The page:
Chemicals and Equipment Supplies

The chemicals required for use in the laboratory fall into the following basic categories.

• Fine Chemicals, from suppliers

• Bulk Chemicals, including solvents

• Samples from the Manufacturing Plant

• Samples produced in the laboratory

The first three of these categories are readily available from local suppliers, whose catalogues are available in a variety of formats, hard copy, on CD-ROM or on-line, including on-line ordering. Therefore only minimal buffer stocks of these supplies need to be held in the laboratory, and to operate a "just in time" system. Fine chemicals in particular are expensive and overstocking is an unnecessary financial burden on the R&D budget. From the practical point of view, the control and monitoring of expenditure by laboratory staff, is most easily done if an individual is identified to carry out the ordering on behalf of the group. In addition, an identified individual is more likely to strike up a good relationship and understanding with the suppliers.

Manufacturing samples, by their very nature are often large and bulky and the provision of adequate and safe storage space in a convenient location can present problems that are not associated with fine chemicals.

The storage and retrieval of laboratory samples, on a longer-term basis, has already been discussed in Section B, 2.4.1. However, many of these samples will be in regular use and therefore will require storage space either in or close to the laboratory. Systems have been devised to assist in locating these locally stored materials and so making them more readily available to the occupants of other laboratories in the building. The simplest of these systems uses a bar coding system. Each bottle or vial containing a chemical is given a bar code designated to its contents. The location of the chemical is then entered into the database on the network using a bar code reader. The bar code reader is then used to record into the computer when the chemical is moved to another location. A user can check the location of a particular chemical from the computer database. These systems only work when everybody follows the procedures. Properly used, these methods can rapidly pay back the investment in the savings made from the reduced purchases of fine chemicals. All chemicals need to be handled in a safe manner and this is discussed in Section B, 3.2. In order to comply with the regulatory authorities (see Section B, 3.3), it has become imperative to track the movement of samples around the laboratory and inventory management systems to do this are available commercially.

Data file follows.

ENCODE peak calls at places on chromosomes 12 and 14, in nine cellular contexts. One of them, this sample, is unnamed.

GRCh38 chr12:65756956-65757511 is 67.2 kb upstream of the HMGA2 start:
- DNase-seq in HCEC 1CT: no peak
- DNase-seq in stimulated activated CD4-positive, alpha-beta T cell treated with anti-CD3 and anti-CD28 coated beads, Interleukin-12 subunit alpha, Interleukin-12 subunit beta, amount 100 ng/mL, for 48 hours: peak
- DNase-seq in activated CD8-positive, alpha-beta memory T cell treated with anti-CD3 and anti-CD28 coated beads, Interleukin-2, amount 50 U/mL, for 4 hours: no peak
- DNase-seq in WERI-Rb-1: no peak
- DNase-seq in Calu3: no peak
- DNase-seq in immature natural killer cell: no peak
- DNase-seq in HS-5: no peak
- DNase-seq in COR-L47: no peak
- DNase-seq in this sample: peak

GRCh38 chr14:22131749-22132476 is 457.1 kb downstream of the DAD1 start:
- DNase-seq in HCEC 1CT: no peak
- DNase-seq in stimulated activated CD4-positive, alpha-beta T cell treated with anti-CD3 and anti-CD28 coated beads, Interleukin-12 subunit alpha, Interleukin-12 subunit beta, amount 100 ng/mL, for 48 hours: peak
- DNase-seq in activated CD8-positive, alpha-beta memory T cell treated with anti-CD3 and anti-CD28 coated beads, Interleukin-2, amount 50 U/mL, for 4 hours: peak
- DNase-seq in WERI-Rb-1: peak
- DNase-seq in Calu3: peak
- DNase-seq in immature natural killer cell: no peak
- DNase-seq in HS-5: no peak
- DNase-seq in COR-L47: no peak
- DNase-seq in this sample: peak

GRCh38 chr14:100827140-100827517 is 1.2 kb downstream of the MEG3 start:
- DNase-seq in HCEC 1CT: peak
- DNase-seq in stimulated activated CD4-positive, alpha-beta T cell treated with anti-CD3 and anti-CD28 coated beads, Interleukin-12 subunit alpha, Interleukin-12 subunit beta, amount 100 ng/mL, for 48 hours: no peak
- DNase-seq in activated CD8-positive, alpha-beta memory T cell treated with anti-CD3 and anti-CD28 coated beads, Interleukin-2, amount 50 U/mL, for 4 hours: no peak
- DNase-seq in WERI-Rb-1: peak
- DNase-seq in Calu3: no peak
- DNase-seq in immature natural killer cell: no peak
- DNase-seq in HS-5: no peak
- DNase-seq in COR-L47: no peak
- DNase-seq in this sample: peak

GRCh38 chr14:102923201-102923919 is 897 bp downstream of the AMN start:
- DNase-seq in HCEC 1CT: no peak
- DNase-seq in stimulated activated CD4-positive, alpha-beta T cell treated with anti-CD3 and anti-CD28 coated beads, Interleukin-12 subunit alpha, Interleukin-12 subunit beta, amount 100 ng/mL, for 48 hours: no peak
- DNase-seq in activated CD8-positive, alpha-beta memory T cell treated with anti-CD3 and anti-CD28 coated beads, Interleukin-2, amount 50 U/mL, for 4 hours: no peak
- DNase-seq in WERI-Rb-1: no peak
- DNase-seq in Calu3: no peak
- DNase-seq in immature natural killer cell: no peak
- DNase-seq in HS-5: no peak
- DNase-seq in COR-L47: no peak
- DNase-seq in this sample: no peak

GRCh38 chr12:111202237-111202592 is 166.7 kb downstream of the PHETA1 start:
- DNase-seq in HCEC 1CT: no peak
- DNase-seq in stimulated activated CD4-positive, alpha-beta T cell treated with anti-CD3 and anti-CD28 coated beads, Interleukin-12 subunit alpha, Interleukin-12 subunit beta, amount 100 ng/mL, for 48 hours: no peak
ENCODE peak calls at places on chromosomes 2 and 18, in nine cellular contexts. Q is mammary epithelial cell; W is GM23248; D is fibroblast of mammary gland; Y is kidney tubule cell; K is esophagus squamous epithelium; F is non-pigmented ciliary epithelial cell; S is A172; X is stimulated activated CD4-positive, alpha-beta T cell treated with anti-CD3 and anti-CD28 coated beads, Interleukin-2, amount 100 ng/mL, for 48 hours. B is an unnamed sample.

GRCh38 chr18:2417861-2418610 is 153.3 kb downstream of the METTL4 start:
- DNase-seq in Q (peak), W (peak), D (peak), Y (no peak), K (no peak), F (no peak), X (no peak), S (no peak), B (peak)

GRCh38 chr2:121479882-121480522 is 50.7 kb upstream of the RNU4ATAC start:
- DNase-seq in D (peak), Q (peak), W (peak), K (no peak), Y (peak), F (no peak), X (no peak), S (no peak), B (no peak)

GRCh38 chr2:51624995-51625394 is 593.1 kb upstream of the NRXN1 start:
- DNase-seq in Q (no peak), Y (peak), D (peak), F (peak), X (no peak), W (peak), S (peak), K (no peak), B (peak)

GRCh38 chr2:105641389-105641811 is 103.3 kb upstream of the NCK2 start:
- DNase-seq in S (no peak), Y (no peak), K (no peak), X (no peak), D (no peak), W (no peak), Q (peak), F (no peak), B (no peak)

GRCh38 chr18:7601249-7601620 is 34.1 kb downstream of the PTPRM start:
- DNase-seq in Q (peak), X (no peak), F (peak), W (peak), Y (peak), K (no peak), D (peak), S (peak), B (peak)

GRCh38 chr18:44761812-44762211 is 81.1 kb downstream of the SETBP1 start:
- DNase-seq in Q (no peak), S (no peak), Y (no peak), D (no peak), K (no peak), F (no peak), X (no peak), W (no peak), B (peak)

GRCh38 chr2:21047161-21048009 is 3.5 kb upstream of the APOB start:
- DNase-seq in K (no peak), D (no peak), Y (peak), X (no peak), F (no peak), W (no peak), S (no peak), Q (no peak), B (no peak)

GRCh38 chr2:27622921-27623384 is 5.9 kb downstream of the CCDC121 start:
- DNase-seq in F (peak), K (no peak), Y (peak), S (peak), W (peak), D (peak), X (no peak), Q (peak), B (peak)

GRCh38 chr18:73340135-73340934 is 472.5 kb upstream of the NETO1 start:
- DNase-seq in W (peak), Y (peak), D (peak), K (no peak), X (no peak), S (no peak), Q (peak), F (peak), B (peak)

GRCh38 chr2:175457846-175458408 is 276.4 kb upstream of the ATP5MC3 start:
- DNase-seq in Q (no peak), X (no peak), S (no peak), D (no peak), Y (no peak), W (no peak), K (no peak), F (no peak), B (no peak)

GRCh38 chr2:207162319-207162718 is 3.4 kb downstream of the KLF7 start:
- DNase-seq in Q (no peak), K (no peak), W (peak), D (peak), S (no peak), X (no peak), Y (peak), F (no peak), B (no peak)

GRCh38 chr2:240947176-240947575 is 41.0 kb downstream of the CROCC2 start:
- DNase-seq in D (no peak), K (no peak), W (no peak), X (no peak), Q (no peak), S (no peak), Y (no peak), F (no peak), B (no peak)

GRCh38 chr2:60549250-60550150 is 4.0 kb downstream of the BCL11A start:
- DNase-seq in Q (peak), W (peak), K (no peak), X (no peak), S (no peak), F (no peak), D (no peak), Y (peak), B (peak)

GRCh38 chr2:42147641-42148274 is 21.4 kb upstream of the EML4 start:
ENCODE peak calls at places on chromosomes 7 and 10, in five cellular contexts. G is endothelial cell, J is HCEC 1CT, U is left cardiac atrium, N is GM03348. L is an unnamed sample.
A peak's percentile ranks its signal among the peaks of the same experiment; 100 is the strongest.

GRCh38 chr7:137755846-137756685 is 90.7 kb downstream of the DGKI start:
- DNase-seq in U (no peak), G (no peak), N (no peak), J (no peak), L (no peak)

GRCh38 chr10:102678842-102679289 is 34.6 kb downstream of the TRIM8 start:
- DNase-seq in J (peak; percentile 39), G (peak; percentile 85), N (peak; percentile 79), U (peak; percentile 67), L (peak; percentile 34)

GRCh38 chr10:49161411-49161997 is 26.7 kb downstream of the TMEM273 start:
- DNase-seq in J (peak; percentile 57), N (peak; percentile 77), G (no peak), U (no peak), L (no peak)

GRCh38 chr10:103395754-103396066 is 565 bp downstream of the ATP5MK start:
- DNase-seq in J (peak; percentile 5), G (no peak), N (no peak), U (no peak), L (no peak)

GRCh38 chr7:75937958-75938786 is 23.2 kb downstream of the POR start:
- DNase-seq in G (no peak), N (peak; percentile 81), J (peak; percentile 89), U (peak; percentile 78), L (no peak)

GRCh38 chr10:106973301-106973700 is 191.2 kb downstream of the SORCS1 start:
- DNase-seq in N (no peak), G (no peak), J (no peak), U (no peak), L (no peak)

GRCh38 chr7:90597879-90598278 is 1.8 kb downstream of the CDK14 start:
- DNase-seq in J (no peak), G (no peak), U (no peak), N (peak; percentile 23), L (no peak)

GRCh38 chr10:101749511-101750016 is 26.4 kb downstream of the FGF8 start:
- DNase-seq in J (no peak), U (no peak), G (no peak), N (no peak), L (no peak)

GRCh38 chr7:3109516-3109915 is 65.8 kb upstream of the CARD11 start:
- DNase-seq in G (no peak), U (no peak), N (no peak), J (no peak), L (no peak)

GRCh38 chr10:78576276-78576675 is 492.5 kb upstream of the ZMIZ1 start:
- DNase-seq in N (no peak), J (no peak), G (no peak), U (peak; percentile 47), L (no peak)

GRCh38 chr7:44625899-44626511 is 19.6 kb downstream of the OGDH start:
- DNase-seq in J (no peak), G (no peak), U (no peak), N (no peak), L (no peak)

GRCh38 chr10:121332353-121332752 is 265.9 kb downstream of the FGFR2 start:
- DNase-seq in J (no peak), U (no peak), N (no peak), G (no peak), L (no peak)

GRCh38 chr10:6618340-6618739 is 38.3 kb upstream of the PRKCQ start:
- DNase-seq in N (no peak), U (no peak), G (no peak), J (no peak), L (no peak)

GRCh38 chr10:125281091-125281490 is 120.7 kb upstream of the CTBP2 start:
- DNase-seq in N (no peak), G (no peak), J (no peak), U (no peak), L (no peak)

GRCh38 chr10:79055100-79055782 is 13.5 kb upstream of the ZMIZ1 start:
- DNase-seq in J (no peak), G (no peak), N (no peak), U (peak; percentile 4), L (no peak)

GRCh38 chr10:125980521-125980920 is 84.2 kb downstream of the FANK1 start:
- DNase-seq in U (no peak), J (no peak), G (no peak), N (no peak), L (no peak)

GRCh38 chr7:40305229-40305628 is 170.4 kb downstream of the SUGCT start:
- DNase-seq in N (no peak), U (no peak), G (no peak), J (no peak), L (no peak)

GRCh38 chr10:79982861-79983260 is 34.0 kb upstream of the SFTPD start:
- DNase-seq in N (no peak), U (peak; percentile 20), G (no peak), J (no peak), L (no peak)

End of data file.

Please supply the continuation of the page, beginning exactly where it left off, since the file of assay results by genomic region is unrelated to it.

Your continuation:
The equipment used in R&D laboratories covers a wide range, from simple, cheap glassware to sophisticated and expensive automated synthesis rigs, analytical machines, testing equipment and pilot plant items. It is one of the jobs of an R&D Manager to determine the equipment required by the group and to plan for its acquisition. All laboratory equipment has a finite lifetime and as well as a process of planned maintenance, a plan for its replacement is required. It is usually better to leave the purchase and even the choice of supplier, to a person charged with a purchasing and supply responsibility for the department or company (see also Section B, 3.1.1)

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